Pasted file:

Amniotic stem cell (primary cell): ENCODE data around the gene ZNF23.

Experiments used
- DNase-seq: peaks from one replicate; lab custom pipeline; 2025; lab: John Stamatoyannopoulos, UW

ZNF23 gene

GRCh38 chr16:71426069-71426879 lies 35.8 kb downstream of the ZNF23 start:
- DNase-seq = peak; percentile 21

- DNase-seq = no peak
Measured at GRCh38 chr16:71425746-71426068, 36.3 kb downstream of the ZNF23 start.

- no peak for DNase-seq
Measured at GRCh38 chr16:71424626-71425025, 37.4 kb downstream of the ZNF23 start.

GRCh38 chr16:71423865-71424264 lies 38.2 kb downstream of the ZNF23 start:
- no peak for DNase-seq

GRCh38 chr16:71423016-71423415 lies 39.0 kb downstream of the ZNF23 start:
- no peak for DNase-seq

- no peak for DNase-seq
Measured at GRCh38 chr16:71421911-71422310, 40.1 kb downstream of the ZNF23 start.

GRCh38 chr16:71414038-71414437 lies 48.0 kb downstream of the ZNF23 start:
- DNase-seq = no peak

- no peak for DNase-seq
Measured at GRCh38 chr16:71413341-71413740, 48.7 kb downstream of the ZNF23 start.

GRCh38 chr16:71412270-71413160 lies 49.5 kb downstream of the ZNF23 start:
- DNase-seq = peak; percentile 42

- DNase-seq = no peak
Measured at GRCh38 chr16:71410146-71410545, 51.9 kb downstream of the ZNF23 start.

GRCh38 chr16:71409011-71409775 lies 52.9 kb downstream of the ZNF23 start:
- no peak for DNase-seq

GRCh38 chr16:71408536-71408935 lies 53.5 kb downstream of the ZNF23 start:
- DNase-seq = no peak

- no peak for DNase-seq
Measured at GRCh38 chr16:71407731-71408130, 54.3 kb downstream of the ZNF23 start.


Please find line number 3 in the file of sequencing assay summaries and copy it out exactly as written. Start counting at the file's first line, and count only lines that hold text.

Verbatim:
- DNase-seq: peaks from one replicate; lab custom pipeline; 2025; lab: John Stamatoyannopoulos, UW